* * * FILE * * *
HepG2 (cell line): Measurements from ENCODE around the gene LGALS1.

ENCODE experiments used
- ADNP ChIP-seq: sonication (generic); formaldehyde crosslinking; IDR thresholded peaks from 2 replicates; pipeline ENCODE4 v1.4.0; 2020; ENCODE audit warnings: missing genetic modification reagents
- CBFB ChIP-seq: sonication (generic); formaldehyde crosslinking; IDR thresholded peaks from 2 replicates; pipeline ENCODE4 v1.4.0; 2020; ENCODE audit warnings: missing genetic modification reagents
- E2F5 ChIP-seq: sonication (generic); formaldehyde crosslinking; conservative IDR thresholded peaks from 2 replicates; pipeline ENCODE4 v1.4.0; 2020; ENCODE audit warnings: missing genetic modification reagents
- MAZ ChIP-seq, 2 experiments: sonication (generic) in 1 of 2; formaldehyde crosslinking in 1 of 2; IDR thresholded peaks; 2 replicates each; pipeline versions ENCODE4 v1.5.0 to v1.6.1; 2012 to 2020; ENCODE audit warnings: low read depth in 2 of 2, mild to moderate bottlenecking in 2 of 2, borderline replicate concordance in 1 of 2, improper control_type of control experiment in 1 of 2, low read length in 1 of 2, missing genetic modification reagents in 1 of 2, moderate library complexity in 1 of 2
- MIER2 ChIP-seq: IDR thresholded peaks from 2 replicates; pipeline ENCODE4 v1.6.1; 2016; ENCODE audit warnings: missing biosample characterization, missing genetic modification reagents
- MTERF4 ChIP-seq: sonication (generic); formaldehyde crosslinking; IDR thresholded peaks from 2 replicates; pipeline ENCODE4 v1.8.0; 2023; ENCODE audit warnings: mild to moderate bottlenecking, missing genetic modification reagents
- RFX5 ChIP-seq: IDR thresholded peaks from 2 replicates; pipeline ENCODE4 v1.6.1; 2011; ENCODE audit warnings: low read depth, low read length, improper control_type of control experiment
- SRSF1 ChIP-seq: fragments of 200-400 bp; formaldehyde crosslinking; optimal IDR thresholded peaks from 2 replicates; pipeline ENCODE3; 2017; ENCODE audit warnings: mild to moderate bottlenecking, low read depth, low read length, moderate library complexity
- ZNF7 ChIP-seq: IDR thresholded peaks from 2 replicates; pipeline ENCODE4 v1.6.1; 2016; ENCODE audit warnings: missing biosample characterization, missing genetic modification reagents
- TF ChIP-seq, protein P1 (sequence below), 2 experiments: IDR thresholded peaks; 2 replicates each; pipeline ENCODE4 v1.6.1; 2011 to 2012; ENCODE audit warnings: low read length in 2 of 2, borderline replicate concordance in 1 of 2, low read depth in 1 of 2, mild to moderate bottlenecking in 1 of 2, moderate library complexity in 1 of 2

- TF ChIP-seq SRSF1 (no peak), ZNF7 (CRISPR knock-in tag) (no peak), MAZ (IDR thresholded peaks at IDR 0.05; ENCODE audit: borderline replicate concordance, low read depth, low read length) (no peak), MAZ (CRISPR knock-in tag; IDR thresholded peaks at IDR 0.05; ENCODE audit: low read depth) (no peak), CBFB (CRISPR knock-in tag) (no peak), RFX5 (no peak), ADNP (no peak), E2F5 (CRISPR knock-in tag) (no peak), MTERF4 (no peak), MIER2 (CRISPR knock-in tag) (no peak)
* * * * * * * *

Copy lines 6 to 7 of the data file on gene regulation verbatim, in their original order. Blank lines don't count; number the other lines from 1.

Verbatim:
- MAZ ChIP-seq, 2 experiments: sonication (generic) in 1 of 2; formaldehyde crosslinking in 1 of 2; IDR thresholded peaks; 2 replicates each; pipeline versions ENCODE4 v1.5.0 to v1.6.1; 2012 to 2020; ENCODE audit warnings: low read depth in 2 of 2, mild to moderate bottlenecking in 2 of 2, borderline replicate concordance in 1 of 2, improper control_type of control experiment in 1 of 2, low read length in 1 of 2, missing genetic modification reagents in 1 of 2, moderate library complexity in 1 of 2
- MIER2 ChIP-seq: IDR thresholded peaks from 2 replicates; pipeline ENCODE4 v1.6.1; 2016; ENCODE audit warnings: missing biosample characterization, missing genetic modification reagents